Axle Differential Lock (Cross Locks)
Rear axle wheel differential lock or cross locks as they are sometimes referred are also driver-controlled and operated by the carrier mounted air-actuated shift unit. When the diff lock is engaged, it positively locks the wheel differential to provide improved traction under adverse road conditions.
The differential lock is controlled through an electric switch or air valve mounted in the cab. The locking mechanism is air operated to engage a mechanical clutch that locks the wheel differential. The lock’s disengage action is spring operated and permits the wheel differential to return to normal operation.
When you activate the dash, mounted Driver Controlled Diff Lock (DCDL) switch air pressure is applied to the shift cylinder in the axle housing which moves the piston, push rod, shift fork and sliding clutch to engage the fixed clutch mounted or machined face in the wheel differential case half. This sliding clutch is splined to the axle shaft. Engaging the two clutches locks the axle shaft to the differential case half, which, in turn locks the wheel differential.
When the DCDL switch is placed in the unlock position, air pressure supply is shut off and air pressure is released from the shift unit allowing the spring to release the clutch and the axle once again returns to act independently of the opposite axle.
Look ahead for wet, muddy or icy patches on the road. Stop your vehicle and make sure none of the wheels are spinning then move the dash mounted switch into the “Lock” position, ahead of time.
Some vehicle manufacturers will allow the differential locks to be engaged while moving but only if the vehicle does not exceed 40kph and there is no wheel spin. Let up momentarily on the accelerator pedal to relieve torque on the gearing and allow the sliding clutch to fully engage. When the differential lock is engaged, an indicator light will be on, or in some cases an audible signal will sound.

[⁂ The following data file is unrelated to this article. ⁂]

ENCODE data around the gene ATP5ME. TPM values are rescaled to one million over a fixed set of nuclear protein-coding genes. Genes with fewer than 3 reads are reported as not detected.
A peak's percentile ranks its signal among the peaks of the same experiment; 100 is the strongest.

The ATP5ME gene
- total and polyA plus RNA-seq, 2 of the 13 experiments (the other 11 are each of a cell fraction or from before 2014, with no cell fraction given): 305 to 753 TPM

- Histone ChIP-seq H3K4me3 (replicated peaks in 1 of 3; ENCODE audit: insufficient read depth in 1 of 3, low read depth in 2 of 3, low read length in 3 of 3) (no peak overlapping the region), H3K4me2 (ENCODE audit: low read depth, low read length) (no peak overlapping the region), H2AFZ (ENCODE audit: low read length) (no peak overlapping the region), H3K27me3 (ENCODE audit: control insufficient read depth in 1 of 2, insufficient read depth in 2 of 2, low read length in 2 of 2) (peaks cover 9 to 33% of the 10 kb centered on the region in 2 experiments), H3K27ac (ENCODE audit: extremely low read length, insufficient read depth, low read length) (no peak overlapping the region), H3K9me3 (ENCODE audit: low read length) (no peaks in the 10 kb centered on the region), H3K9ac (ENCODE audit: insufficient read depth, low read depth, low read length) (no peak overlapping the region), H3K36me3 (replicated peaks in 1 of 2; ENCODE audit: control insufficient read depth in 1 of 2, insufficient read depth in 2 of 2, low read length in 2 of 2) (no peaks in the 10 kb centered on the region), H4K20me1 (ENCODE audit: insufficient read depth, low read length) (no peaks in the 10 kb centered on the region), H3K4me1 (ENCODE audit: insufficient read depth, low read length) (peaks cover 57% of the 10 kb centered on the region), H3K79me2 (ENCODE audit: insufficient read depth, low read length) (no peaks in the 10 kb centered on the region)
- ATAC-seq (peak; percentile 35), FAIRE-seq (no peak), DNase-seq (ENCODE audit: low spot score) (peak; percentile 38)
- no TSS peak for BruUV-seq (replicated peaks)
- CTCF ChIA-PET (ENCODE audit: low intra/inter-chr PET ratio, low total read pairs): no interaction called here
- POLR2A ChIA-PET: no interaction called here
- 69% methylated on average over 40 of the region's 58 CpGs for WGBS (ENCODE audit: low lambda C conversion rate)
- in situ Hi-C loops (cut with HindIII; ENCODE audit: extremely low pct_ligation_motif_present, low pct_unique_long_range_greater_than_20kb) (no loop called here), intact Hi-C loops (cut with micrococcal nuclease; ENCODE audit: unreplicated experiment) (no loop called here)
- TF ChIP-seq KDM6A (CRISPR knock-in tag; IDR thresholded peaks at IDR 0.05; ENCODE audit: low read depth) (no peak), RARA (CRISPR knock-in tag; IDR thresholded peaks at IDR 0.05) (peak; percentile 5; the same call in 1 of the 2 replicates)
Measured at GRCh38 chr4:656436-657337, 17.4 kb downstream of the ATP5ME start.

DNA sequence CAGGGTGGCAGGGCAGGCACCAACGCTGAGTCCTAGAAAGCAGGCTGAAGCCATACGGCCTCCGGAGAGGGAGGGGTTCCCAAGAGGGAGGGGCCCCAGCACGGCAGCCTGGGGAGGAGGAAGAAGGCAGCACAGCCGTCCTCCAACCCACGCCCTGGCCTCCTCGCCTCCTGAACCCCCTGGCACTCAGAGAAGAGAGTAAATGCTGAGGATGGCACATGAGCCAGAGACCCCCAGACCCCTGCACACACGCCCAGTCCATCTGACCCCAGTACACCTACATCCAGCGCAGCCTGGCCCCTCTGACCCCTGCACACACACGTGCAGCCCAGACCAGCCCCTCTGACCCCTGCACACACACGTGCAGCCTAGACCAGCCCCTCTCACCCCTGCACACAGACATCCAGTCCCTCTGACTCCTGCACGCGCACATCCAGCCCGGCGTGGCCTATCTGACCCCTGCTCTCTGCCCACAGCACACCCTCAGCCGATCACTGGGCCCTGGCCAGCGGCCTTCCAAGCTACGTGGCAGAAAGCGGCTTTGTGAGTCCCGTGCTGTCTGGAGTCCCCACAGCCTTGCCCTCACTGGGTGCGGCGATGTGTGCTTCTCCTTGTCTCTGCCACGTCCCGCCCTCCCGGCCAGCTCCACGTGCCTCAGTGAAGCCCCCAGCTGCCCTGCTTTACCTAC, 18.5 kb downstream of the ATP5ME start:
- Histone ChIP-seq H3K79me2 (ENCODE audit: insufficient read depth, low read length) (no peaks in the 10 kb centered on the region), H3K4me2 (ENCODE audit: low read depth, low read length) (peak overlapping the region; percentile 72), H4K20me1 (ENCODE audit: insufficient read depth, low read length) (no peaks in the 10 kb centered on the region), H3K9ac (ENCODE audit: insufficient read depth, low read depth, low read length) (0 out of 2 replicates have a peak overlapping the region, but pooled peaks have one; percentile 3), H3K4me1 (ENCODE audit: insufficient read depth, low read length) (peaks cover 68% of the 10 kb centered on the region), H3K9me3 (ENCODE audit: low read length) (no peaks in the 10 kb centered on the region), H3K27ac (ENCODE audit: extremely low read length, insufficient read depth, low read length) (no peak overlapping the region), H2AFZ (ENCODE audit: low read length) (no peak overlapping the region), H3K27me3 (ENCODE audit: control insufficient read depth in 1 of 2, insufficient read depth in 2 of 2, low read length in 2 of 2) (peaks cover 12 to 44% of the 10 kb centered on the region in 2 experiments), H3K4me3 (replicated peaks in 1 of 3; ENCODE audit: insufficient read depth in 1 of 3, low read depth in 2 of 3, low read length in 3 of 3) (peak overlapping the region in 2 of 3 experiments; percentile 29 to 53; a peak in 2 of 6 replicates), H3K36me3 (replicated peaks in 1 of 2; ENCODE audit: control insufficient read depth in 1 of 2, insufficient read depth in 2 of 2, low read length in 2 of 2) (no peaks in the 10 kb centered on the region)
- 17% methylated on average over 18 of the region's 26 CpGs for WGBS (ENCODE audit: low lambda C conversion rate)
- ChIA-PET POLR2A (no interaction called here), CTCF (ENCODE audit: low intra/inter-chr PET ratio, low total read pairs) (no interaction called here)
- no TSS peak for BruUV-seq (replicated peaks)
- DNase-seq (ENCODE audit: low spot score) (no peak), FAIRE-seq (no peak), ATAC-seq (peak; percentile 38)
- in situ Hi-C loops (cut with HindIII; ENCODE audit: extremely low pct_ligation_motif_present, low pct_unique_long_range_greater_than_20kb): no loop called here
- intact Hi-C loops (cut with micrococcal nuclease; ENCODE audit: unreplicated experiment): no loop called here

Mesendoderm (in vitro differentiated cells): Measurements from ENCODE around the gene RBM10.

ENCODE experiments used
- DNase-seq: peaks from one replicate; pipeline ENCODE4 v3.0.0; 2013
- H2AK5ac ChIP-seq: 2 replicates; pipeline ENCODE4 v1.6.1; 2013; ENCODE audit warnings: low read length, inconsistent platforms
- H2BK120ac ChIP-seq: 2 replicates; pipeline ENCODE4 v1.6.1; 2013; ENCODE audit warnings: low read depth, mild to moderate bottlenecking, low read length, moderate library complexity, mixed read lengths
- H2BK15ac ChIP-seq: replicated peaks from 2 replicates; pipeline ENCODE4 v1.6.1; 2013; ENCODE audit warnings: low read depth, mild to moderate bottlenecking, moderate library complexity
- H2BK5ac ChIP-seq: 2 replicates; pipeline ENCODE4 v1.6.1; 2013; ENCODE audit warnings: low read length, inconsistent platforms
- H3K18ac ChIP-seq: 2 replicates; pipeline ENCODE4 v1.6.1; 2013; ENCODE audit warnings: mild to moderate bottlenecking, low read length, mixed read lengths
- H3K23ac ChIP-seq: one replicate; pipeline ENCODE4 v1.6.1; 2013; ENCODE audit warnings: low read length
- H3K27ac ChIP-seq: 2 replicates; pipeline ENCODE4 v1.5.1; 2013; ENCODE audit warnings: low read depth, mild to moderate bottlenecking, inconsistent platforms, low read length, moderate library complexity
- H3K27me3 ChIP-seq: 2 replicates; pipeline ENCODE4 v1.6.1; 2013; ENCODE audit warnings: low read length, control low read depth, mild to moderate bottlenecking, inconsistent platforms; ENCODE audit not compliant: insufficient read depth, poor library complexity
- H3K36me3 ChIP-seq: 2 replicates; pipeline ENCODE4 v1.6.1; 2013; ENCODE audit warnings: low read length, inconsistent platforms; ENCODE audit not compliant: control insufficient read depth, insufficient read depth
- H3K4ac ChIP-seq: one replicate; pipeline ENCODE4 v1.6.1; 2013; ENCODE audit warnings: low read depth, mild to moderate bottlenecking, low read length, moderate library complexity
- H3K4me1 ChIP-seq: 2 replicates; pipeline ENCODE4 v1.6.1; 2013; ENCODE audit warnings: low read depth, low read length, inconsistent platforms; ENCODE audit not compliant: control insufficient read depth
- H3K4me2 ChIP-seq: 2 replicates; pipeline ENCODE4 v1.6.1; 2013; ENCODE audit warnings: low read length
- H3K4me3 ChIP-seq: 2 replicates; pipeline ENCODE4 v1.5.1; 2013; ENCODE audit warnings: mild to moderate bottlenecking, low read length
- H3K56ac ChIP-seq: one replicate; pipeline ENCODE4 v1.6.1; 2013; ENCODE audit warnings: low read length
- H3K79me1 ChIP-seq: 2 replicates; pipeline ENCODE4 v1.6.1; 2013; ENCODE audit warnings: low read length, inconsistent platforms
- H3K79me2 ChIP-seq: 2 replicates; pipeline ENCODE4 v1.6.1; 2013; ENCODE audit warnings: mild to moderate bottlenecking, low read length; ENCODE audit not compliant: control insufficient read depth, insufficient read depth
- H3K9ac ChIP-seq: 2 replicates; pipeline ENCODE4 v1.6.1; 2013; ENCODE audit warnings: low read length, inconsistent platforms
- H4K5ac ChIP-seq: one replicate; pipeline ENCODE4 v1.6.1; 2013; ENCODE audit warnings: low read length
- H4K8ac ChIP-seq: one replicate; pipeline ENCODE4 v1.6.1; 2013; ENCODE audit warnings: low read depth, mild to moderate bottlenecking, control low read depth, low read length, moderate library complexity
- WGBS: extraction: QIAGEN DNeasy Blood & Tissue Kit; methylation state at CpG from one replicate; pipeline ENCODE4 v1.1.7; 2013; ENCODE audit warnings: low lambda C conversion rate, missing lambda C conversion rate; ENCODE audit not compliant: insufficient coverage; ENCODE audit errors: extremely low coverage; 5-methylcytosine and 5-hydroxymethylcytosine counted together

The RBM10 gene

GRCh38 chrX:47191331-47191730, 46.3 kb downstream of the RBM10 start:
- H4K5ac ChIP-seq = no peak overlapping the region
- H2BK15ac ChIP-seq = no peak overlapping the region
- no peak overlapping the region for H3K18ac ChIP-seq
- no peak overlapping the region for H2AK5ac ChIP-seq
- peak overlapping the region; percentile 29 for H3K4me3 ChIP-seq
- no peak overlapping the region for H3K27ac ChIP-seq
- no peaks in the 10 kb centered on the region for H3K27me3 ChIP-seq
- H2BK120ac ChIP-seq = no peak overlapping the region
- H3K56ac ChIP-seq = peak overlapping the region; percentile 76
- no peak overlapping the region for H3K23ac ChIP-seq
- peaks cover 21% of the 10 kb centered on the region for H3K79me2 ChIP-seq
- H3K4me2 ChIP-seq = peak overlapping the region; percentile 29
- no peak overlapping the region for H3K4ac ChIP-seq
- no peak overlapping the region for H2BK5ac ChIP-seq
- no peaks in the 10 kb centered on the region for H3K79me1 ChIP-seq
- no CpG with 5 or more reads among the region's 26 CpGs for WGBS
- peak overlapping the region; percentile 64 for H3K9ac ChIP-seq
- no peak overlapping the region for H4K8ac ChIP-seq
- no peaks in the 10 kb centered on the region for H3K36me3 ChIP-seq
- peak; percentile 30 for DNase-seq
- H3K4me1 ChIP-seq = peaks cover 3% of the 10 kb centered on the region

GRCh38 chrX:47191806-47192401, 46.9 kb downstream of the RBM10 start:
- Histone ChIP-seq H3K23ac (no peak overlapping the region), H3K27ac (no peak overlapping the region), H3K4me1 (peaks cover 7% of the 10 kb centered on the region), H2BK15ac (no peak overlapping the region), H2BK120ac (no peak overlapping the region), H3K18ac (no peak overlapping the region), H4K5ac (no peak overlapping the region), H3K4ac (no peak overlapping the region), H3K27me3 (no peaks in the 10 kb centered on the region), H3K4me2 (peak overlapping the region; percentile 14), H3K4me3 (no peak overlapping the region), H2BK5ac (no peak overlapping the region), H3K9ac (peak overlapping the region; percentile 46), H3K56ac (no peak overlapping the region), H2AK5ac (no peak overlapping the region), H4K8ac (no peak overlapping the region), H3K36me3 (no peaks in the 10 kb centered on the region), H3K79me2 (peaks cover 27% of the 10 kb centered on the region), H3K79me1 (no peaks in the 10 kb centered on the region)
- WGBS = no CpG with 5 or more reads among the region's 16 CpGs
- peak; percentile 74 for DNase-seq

It is important to note that when the differential lock is engaged, the vehicle will under-steer, requiring a longer turning radius for a given turn.
To Disengage (Unlock)
To disengage the wheel differential lock, shift the dash mounted switch into the “Unlock” position. Then momentarily let up on the accelerator pedal to relieve torque and allow the sliding clutch to disengage. Once the differential lock has disengaged, the indicator light and/or audible sound will go out.
Take note that occasionally the differential lock may not disengage immediately due to torque “wrap up,” when this occurs, drive normally for a short distance with the control lever still in the “Unlock” position until normal road forces release the torque “wrap up” condition.
Important to Remember
When engaged, the wheel differential lock will cause the vehicle to under-steer, meaning that the vehicle will not turn as quickly, and more steering effort will be required.
Engagement of the wheel differential lock while the wheels are rotating at different speeds may cause shift fork scoring and bending, clutch teeth to fail and/or axle shaft shock failures.
This system should only be used when poor traction is encountered and it must always be disengaged when traveling on solid road surfaces.
Importantly if you are unsure about how the power divider or diff lock operation in your specific vehicle, please refer to the driver’s handbook or seek advice from the authorised dealership.
To download the Spicer Dana Power Divider (IAL) Driver Instruction manual Click Here.
To download Spicer Dana Driver Controlled Differential Lock (DCDL) Driver’s Instructions Click Here